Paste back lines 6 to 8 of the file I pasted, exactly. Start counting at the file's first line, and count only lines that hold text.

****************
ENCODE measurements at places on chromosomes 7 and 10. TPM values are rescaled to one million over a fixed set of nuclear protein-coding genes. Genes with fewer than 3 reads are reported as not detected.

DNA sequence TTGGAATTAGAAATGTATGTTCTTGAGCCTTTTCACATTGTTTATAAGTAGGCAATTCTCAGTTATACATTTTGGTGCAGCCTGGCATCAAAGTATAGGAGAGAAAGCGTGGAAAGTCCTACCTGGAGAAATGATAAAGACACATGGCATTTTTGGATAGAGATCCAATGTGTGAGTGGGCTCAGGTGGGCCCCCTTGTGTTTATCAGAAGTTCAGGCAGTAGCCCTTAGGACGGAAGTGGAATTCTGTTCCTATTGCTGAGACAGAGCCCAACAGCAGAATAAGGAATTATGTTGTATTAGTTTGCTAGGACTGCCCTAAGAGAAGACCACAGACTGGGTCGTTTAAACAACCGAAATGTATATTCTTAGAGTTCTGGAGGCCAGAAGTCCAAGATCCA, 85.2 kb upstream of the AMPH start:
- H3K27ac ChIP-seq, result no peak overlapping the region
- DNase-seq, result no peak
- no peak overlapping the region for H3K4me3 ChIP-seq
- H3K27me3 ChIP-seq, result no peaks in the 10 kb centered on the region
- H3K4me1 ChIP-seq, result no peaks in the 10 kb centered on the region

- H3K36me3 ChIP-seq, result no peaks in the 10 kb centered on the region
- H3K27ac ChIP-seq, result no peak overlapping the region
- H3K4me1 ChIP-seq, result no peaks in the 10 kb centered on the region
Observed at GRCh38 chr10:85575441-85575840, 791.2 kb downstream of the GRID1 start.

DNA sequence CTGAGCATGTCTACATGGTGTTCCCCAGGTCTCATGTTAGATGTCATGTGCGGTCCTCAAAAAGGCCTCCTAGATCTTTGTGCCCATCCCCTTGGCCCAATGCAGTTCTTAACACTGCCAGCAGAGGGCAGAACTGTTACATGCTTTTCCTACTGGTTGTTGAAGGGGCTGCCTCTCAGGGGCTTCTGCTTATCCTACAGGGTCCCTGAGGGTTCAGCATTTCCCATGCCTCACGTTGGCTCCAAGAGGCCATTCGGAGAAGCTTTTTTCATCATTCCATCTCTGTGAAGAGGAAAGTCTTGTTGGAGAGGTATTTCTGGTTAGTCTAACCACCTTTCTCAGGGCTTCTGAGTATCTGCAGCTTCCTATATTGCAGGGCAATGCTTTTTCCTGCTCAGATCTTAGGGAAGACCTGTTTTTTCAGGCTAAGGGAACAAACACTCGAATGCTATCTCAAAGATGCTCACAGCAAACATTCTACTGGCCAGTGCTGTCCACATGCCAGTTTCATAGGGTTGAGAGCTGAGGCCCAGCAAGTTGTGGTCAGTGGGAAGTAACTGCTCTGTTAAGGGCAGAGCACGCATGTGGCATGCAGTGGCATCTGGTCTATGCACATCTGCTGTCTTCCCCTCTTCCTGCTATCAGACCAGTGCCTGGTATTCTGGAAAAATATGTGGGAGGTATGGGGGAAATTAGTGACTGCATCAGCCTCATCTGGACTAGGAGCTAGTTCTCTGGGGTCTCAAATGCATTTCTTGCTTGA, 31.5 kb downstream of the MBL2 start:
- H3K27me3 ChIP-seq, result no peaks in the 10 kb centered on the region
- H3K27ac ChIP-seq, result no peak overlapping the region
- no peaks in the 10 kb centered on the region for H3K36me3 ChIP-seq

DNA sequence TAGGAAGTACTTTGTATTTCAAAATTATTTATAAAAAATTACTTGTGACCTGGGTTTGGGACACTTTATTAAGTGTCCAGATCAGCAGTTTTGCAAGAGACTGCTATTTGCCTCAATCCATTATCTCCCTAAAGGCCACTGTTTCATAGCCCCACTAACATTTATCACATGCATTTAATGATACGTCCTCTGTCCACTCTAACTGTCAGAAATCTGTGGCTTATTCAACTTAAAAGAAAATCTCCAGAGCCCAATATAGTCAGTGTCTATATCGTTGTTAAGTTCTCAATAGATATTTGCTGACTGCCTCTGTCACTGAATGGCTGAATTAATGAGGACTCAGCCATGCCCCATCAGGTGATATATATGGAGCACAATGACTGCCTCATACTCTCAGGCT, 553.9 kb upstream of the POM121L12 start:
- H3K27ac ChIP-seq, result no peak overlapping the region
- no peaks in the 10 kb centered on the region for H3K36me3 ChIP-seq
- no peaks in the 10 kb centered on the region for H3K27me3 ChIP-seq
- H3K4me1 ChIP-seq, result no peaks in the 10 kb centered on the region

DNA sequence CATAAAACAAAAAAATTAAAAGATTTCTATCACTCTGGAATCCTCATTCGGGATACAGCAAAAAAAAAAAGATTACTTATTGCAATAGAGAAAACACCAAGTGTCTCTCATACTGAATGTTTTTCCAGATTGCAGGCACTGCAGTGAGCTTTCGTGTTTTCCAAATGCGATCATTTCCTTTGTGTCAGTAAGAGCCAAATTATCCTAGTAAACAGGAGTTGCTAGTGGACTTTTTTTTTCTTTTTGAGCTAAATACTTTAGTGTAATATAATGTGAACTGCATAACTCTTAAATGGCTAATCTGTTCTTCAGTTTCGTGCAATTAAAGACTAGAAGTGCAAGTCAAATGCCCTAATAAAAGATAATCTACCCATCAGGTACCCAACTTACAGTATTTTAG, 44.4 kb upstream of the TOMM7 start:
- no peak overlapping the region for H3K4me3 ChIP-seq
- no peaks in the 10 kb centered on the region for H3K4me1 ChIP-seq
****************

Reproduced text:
- H3K27me3 ChIP-seq, result no peaks in the 10 kb centered on the region
- H3K4me1 ChIP-seq, result no peaks in the 10 kb centered on the region

- H3K36me3 ChIP-seq, result no peaks in the 10 kb centered on the region